To keep it simple: figure out a timeline for when you’re going to pop the question, look at how much money you can reasonably save within that time period, set your budget and don’t go over it, come hell or high water. Your partner will like the ring but love your financial responsibility. This is why Alan Greenspan is regarded universally as a sex symbol.

Know what your partner likes:

You may be tempted to surprise your future spouse with a proposal. That’s romantic enough, assuming you have time travelled to 1955 and sure are looking forward to making an honest woman out of your best gal over at the soda shoppe. But, alas, it’s 2016. Calm down, buckaroo. You’re about to make a major life decision and you’re also about to spend a ton of money. Perhaps a reasonable, adult conversation is in order?

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Whether your partner has spent hours poring over Pinterest boards of rings with their friends or has given this as little thought as you have, you’re going to want to do some research. Sit down with your beloved and really talk this out. What kind of setting, if any, do they like? What about the band itself? Does they prefer wide or thin? Plain or coated in diamond chips? Maybe they finds the standard diamond stupid (and lord knows they’d be justified): perhaps something a bit more unconventional is in order? Google is your friend, so take the time to brush up on the latest styles, because they are legion and subtly different. Is your partner a Princess Cut, or more of a solitaire? If you’re not quite able to get the big-ass rock that Kanye or Kobe gets to show their love/apologize, a halo is a good way to make a diamond look bigger.

If you’re insistent on going into this with them being unaware, ask their friends for help. Don’t be shy—chances are they like you. (Unless you’re a dick, in which case, good luck.)

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Don’t stop there: you probably know several people who have gone through this before you. Confess your ignorance and ask for help. What you are aiming for is a ring that says as little about you and your wallet as possible and as much about the person who is wearing it—as something that weighs less than a pound—can convey. Are they loud and extroverted? Do they prefer subtlety and grace? Are they really into cereal and decoding things? Know your lover and the basics of the ring should soon become obvious.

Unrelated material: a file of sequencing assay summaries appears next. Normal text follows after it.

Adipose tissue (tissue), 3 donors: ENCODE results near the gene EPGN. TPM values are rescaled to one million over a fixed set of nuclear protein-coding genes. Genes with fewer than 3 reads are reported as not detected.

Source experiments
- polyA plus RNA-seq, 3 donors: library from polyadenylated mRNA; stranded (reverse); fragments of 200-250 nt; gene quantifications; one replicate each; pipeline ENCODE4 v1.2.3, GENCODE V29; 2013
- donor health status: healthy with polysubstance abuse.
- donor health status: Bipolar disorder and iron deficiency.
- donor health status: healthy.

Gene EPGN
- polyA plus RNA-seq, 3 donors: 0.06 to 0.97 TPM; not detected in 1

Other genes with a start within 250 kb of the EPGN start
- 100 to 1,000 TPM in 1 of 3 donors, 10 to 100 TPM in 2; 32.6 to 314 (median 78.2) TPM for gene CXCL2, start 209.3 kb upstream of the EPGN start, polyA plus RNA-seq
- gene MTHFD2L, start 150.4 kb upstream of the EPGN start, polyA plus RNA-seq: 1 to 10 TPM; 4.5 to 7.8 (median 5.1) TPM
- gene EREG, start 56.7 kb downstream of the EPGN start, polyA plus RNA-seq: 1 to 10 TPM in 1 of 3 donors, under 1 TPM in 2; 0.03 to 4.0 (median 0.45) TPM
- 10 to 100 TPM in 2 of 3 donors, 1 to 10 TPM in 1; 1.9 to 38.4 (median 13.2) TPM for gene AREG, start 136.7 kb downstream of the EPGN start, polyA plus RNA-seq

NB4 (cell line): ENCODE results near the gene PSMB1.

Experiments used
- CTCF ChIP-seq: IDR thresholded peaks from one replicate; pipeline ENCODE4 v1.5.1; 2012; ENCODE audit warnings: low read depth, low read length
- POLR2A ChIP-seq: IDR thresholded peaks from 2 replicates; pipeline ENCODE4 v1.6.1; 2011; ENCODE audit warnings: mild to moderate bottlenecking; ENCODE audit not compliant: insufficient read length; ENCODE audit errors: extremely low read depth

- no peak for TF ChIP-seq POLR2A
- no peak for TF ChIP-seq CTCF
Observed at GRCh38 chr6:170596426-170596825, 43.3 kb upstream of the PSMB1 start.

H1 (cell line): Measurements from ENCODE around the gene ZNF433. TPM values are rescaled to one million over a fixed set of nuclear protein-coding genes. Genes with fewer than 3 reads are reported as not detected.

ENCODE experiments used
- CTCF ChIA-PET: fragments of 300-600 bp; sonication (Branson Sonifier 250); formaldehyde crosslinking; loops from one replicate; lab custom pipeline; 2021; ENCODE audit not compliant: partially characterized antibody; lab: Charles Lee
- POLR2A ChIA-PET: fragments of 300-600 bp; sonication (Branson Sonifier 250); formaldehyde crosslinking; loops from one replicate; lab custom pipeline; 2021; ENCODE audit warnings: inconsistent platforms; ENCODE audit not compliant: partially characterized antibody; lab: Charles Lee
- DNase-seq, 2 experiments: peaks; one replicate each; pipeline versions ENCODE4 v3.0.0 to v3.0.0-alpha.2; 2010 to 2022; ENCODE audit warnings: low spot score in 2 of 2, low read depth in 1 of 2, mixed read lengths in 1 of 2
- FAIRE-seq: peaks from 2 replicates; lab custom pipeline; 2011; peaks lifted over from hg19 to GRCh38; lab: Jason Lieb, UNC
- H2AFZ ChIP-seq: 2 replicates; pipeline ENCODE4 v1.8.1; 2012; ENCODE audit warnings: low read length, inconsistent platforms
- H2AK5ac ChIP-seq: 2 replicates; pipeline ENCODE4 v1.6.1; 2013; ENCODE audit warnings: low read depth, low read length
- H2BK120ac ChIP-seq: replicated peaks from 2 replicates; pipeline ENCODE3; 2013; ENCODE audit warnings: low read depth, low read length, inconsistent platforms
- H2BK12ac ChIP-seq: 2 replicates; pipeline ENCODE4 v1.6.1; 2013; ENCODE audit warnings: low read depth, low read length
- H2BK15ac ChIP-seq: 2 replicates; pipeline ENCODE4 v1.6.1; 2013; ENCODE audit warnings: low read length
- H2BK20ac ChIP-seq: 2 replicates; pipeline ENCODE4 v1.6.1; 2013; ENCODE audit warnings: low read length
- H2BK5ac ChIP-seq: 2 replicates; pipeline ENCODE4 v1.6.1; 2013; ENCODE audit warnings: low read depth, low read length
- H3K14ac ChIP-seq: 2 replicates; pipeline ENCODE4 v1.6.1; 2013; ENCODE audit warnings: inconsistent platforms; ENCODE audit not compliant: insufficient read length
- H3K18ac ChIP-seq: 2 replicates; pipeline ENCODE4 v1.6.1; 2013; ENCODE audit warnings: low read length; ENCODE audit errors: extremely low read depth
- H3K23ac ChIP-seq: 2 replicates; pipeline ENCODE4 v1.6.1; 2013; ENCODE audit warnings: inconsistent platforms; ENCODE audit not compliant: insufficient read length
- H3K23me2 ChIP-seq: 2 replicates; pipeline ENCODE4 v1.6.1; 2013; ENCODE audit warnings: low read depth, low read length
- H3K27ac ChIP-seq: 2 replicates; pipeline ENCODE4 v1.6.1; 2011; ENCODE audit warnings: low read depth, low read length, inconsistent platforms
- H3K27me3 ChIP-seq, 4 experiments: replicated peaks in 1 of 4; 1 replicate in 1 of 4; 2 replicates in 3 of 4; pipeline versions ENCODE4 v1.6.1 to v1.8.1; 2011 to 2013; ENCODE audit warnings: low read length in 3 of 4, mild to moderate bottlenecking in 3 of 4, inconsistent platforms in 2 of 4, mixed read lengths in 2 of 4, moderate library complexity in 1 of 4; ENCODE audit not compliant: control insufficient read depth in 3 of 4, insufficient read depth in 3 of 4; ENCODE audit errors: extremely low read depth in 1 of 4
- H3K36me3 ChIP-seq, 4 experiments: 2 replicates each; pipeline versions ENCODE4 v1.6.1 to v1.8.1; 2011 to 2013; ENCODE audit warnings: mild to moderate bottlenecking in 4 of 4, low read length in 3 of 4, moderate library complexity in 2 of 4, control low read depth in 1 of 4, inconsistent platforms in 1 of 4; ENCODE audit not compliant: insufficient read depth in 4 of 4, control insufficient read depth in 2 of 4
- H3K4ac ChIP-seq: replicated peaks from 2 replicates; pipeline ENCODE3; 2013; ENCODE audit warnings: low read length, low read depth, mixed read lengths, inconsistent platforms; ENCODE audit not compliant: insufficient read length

Picking a diamond, if that’s your thing:

The problem with your average retailer is, what you see is what you get. You might be able to negotiate a little on price, but their stock is their stock. Much easier, flexible and cheaper is to find an independent diamond dealer who will guide you through picking a rock and then customize your perfect ring. Oval cut diamonds are becoming more popular thanks to Kim Kardashian. While they’re usually cheaper than the ordinary round-cut rocks, they can be tricker to find. A jeweler can track these down for you, whether you’re willing to spend $2,000 on a diamond or $8 million. (Fuck you, Kanye. Seriously.)

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In choosing a diamond, you’re going to hear a lot about the four C’s of the stone—cut, carat, clarity and color.

  • Cut: This is the actual shape of the diamond. A diamond with a great cut will bounce light around its interior, making it appear even more sparkly. A lousy cut will come across as dull. If you’re with an experienced jeweler, they should be able to guide you towards a diamond that has been cut properly.
  • Carat: Here’s the size of the diamond, according to its weight. This is where price can drastically differ - going up a carat can drastically change price with all other things being equal. Still, this is what impresses people. Sacrifice a bit on the other three C’s if it means getting a weightier stone.
  • Clarity: When a diamond forms, other minerals can form within it. These flaws are bad, but are often only seen under magnification. A few flaws should be acceptable for your purposes, especially as they drive the price down.
  • Color: You want a nice, clear diamond, rather than one with a yellowish tint. Still, most shifts on the scale will be undetectable to an untrained eye.

This can all get very overwhelming extremely quickly, especially as many pros aren’t shy about diving into the most technical elements of what they do. In lieu of a gemologist’s advice, I’m going to give you some from an expert I trust more than any other—my mom.

Here’s her advice:

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Nobody notices flaws. Sacrifice a bit of quality to get something larger. If you need to sacrifice somewhere to get a noticeable upgrade in quality on the rock, remember: nobody cares about the band.” Take a lesson from Jeffrey Loria and his Marlins Park: nobody gives a shit about a garish monstrosity if you’ve built it around a shitty product on the diamond itself.

Popping the question:

As every person is different, I have no advice for you on this, just a few rules of thumb: flash mobs are played out, destination proposals are gauche and everyone already hates your happiness enough, so no need to go nuts on social media.

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Happy hunting, and a hearty congrats to you both.